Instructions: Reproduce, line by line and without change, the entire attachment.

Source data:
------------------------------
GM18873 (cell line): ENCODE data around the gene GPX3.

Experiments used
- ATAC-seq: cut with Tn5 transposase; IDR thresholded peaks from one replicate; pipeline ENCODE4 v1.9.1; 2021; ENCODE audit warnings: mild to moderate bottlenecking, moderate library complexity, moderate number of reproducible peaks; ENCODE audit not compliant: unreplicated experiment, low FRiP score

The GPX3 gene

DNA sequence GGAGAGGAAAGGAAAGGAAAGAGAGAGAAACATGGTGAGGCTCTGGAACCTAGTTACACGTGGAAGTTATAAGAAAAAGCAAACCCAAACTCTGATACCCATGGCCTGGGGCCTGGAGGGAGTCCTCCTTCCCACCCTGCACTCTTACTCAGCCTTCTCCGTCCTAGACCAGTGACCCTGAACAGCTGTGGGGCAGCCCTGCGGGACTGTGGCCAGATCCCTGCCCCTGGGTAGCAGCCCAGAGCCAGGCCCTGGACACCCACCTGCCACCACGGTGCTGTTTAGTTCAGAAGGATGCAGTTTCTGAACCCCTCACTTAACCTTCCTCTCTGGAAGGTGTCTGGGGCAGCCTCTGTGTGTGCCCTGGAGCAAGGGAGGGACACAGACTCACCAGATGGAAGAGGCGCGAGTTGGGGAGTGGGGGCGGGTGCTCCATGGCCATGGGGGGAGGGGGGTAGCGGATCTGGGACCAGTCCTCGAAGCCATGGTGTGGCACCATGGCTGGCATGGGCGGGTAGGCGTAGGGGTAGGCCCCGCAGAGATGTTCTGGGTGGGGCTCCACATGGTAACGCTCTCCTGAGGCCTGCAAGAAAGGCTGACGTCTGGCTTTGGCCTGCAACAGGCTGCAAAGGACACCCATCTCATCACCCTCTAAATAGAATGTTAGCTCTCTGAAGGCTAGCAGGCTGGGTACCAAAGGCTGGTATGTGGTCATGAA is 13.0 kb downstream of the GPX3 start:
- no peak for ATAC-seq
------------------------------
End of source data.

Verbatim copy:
GM18873 (cell line): ENCODE data around the gene GPX3.

Experiments used
- ATAC-seq: cut with Tn5 transposase; IDR thresholded peaks from one replicate; pipeline ENCODE4 v1.9.1; 2021; ENCODE audit warnings: mild to moderate bottlenecking, moderate library complexity, moderate number of reproducible peaks; ENCODE audit not compliant: unreplicated experiment, low FRiP score

The GPX3 gene

DNA sequence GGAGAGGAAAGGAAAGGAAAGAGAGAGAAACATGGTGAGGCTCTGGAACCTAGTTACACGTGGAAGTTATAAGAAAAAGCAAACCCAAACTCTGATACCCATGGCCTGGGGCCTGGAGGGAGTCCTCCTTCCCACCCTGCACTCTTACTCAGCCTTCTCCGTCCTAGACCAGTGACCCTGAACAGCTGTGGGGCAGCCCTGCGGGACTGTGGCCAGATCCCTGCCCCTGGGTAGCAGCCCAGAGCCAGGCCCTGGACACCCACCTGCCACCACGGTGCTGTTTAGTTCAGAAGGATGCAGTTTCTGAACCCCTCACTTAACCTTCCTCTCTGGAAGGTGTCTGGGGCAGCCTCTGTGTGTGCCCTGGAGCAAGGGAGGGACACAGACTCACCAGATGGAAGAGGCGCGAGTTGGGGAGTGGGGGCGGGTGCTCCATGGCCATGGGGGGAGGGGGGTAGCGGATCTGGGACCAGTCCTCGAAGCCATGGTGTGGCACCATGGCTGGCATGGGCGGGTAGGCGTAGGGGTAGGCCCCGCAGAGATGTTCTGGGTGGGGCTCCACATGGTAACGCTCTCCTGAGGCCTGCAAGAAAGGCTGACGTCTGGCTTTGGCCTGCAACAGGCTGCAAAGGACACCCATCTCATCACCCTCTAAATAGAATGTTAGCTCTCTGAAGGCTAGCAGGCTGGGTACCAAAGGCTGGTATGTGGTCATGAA is 13.0 kb downstream of the GPX3 start:
- no peak for ATAC-seq